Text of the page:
"The Mets are not exactly known for their third basemen, but have developed a reputation for overhyping prospects and burdening them with expectations. Examples range from Gregg Jefferies to Shawn Abner to the Generation K star-crossed pitchers Paul Wilson, Bill Pulsipher, and Jason Isringhausen."
-Lee Jenkins of the New York Times, July 22, 2004
In the nine years since that article was written, the one constant for the New York Mets franchise has been its brilliant, perhaps even presently under-hyped, third baseman. David Wright, who made his debut on this date in 2004, has fulfilled just about every reasonable expectation put on him by fans and franchise alike since he first trotted out to the hot corner at a stadium that no longer exists (Shea) to face a team that's gone the way of the dodo, too (the Montreal Expos).
For a fantastic read on what David Wright means to Mets fans at this point in his career, check out this Classical piece from earlier in the week. As for what happened in the man's major league debut, keep reading here. According to the same Times article quoted above, David's first day in the bigs actually started the night before with a phone call from coach/mentor Howard Johnson, who told the young man to "go up there and break all my records."
Hojo's place in the Mets' history books went unchallenged on July 21, 2004, however. Batting seventh behind such luminaries as Kaz Matsui and Richard Hidalgo, Wright didn't get his first at-bat until the bottom of the second. Facing the Expos' John Patterson, he worked the count to two-and-two before popping up to the catcher, future teammate Brian Schneider. One inning later, Patterson put the Wright in a quick two-strike hole, then got the overanxious rookie to ground out to the third.
It wouldn't be until David's fourth and final plate appearance of the day that he got the ball out of the infield. Batting against reliever T.J. Tucker in the seventh, Wright demonstrated a promising display of opposite field power by driving a fly ball that sent right fielder Terrmel Sledge nearly all the way back to the warning track. The Mets' once and future captain would be forced to take an oh-for-four collar, albeit it in a 5-4 win, a deal he'd likely still make to this day.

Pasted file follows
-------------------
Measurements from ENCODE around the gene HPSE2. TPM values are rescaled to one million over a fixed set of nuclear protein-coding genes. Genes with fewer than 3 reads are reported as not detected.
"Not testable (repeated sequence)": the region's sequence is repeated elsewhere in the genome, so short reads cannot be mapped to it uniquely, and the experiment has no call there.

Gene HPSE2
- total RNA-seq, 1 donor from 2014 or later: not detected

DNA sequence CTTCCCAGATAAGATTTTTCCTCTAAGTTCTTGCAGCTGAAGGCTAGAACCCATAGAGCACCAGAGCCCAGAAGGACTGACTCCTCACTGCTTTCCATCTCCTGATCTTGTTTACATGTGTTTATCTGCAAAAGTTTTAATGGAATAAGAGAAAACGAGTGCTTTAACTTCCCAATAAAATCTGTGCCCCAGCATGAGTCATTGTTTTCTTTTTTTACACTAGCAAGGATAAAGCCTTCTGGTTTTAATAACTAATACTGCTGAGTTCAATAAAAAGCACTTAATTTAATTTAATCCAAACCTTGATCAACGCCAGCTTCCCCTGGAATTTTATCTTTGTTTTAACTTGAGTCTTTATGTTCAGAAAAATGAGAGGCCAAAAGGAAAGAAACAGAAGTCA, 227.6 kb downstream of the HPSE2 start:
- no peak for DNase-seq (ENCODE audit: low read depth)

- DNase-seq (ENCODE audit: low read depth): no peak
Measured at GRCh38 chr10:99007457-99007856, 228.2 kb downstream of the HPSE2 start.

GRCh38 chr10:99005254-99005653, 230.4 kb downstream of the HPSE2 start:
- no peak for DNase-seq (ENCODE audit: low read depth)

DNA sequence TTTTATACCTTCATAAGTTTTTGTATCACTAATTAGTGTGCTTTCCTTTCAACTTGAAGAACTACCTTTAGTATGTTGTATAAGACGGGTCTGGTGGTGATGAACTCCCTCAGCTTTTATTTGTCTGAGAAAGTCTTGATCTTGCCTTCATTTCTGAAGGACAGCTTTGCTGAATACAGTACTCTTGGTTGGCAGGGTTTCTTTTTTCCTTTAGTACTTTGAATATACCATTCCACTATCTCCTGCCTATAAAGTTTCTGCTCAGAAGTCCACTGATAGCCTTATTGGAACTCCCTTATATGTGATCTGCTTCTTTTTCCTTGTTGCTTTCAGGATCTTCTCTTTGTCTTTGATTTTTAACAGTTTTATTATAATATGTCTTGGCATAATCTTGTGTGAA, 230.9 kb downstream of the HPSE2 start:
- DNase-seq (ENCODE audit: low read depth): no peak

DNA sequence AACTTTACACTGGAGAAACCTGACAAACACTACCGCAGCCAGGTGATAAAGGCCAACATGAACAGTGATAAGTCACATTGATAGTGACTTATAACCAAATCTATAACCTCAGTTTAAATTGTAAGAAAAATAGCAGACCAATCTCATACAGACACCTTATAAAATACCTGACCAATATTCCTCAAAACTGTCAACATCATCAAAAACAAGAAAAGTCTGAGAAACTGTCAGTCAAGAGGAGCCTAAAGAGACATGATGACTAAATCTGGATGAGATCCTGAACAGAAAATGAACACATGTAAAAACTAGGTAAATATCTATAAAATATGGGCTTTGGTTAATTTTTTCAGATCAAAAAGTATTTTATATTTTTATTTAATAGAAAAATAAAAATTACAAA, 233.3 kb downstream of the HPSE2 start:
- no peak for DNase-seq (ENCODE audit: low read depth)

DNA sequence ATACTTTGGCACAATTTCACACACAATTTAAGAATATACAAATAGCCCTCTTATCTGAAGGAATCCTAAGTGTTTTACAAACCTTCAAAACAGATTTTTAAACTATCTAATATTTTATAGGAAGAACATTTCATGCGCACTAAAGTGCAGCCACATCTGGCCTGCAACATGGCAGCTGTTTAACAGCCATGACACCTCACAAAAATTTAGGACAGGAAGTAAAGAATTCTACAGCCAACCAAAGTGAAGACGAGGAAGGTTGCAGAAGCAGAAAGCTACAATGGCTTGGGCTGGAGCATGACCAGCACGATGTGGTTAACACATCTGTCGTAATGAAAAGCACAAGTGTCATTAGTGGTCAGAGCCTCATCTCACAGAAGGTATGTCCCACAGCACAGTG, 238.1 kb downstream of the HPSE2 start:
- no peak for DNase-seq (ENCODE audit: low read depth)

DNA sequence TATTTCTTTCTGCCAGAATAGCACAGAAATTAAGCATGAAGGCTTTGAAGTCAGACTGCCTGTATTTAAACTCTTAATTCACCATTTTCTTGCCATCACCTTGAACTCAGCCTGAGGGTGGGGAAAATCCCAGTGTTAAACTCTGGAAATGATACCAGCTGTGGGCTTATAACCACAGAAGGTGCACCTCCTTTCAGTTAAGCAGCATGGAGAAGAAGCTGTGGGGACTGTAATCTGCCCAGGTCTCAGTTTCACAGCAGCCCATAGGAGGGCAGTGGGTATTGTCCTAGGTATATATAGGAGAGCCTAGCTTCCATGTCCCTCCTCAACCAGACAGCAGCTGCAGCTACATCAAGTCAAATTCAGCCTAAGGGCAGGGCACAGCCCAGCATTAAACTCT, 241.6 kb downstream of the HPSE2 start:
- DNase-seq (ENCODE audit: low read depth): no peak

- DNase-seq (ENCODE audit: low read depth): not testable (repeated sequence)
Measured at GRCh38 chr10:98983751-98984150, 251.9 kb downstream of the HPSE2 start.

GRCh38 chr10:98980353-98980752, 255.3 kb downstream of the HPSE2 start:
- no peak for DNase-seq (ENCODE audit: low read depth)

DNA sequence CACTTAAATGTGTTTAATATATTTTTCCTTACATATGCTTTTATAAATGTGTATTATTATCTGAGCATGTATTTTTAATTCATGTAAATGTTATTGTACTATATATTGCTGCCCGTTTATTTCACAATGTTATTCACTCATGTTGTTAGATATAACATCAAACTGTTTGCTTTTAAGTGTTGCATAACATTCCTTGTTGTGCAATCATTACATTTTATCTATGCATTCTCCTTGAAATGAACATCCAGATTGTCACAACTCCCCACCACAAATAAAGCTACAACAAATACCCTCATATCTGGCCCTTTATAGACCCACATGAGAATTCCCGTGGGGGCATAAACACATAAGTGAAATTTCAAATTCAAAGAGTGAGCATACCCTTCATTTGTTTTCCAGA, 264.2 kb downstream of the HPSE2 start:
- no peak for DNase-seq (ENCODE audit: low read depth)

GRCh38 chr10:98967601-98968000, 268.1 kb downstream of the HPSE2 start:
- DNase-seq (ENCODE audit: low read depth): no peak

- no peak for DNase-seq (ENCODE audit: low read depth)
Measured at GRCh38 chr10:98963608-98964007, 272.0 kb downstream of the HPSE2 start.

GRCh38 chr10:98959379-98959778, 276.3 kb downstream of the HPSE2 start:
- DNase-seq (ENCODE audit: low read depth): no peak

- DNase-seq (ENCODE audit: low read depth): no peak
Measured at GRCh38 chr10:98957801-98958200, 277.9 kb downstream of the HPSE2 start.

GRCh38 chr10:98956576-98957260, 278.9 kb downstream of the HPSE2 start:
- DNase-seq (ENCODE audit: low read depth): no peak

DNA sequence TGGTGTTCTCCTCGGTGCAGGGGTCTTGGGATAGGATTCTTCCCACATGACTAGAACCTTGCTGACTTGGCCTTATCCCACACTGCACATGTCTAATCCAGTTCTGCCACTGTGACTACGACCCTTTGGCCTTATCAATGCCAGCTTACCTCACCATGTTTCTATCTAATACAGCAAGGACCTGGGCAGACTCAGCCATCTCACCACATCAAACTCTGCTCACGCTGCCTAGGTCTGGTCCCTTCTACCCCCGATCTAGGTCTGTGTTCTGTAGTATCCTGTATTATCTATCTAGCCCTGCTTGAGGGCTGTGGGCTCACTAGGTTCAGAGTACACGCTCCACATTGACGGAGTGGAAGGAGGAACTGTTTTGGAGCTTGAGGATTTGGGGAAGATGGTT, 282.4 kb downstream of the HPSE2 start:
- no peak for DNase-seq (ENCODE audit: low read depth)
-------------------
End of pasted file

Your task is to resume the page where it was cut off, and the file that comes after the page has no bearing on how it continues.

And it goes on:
- Mike Bordick turns is 48. A Met by way of one of the more shortsighted trades Steve Phillips made as general manager, Bordick was in the midst of a career year when the Mets acquired him just before the 2000 trade deadline. Though he homered in his first at-bat with New York, he quickly regressed to his historical norm of being a below-average offensive player. Meanwhile, Melvin Mora, the centerpiece of the package the Mets gave up to get Bordick, went on to amass 29.1 WAR for the Orioles and make two All-Star teams.
- First baseman Brian Buchanan hits the big 4-0. Buchanan started one game for the Mets in 2004 and he went 0-for-2 with a walk. He retired from baseball five years later, perhaps to spend more time with family, which includes his father-in-law, Basketball Hall of Famer John Havlicek.
- Former Mets player and coach Mike Cubbage is 63. In 1981, Cubbage became the 70th person to man the hot corner for the Mets. He returned to Flushing in 1990 to handle third base coaching duties. Cubbage also took a turn in the hottest seat in the dugout, serving as the team's interim manager after Buddy Harrelson was let go with seven games left in the 1991 season.